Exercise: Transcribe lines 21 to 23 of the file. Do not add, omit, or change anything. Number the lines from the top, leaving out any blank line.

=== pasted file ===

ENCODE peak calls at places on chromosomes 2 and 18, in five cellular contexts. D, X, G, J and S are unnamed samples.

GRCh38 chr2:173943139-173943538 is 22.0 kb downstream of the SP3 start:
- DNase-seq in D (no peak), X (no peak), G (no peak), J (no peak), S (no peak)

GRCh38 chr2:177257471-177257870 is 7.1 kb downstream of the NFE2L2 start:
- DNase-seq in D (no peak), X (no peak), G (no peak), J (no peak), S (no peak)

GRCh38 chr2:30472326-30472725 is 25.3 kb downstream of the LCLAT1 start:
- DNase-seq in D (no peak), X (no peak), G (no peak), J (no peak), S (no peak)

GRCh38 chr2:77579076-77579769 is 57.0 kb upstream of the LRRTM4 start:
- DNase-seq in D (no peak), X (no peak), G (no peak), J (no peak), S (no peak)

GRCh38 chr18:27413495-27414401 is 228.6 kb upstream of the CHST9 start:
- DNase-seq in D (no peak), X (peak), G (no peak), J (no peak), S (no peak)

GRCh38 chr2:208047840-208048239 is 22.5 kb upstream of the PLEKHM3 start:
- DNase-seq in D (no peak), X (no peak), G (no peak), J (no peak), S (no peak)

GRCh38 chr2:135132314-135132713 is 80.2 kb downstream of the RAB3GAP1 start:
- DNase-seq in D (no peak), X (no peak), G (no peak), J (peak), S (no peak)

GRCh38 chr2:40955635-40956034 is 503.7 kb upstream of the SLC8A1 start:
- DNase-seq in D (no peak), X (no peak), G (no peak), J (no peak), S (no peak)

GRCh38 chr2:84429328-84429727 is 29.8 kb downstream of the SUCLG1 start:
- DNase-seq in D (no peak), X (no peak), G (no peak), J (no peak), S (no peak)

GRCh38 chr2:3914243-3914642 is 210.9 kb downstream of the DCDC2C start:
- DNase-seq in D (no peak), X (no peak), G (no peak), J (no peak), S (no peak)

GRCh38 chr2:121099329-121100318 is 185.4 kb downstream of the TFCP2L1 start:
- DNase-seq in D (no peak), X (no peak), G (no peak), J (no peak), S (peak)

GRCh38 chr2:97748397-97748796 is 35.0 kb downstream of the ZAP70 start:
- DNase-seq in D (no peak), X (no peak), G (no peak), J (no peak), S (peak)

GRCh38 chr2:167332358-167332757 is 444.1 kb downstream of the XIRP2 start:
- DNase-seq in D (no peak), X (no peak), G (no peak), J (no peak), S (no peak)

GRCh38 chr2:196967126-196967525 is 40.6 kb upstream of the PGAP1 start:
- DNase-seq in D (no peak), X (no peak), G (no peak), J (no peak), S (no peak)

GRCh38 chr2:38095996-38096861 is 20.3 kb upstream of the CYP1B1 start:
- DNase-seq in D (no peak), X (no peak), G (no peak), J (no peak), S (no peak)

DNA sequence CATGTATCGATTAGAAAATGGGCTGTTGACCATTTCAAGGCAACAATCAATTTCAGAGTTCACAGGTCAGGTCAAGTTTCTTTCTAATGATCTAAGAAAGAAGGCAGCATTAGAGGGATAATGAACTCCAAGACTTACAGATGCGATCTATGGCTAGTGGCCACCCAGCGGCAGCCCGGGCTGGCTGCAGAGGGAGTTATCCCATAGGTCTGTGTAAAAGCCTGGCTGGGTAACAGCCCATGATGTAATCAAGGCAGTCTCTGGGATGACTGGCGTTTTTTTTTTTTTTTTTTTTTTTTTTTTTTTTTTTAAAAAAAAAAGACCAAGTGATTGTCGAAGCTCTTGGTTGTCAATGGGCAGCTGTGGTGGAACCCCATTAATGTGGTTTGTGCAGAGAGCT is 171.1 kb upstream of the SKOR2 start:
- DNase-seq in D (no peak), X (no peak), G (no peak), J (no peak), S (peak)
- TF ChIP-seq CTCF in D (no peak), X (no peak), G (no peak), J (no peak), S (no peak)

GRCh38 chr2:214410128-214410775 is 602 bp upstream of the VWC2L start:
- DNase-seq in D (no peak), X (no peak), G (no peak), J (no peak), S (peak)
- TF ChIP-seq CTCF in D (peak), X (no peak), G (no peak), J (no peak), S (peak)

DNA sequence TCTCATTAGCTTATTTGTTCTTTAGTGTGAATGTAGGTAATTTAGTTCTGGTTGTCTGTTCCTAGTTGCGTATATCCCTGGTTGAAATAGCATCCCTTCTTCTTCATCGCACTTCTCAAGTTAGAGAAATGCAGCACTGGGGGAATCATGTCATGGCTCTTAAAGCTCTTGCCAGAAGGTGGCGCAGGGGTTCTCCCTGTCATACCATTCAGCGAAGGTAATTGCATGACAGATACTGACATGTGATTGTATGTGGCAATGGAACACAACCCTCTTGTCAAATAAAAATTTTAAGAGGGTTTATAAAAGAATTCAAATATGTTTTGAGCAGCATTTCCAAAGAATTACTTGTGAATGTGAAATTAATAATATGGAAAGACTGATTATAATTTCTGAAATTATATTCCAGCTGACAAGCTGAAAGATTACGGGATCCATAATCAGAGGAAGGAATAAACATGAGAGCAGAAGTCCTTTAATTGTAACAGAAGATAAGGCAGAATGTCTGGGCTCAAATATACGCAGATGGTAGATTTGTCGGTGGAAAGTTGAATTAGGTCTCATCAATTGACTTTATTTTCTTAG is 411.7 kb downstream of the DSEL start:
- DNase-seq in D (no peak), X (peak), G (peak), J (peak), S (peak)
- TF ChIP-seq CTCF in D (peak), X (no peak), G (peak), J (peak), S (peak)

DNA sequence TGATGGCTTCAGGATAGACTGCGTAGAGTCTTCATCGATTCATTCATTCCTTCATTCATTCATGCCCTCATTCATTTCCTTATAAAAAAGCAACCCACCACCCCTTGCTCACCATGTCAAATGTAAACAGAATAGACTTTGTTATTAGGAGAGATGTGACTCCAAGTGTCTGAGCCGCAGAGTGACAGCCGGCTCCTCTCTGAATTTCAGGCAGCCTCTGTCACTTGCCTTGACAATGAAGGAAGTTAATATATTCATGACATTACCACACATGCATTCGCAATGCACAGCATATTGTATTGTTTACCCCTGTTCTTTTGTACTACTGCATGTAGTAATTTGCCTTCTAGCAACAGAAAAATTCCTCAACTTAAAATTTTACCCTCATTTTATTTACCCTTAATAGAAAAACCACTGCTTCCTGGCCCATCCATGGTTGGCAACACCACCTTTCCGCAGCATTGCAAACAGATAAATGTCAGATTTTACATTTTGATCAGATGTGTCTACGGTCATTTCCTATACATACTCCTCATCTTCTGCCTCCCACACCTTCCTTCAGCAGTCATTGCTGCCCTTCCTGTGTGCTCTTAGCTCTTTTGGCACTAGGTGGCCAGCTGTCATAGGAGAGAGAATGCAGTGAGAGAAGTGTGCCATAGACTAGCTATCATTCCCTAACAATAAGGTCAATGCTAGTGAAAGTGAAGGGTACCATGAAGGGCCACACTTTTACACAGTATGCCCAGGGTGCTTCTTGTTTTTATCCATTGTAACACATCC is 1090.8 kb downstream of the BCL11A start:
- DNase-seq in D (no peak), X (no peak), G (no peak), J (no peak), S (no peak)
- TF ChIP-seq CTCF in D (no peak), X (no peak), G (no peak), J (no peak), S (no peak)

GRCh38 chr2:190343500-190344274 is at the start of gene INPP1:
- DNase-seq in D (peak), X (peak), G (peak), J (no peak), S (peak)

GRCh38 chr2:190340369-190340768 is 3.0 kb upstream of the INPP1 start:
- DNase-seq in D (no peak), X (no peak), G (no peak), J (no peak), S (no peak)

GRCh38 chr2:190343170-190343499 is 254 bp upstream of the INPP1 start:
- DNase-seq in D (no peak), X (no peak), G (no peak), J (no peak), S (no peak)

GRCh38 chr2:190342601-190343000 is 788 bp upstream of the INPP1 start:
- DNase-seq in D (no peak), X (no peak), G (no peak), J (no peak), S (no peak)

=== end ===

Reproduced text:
- DNase-seq in D (no peak), X (no peak), G (no peak), J (no peak), S (no peak)

GRCh38 chr2:121099329-121100318 is 185.4 kb downstream of the TFCP2L1 start:
- DNase-seq in D (no peak), X (no peak), G (no peak), J (no peak), S (peak)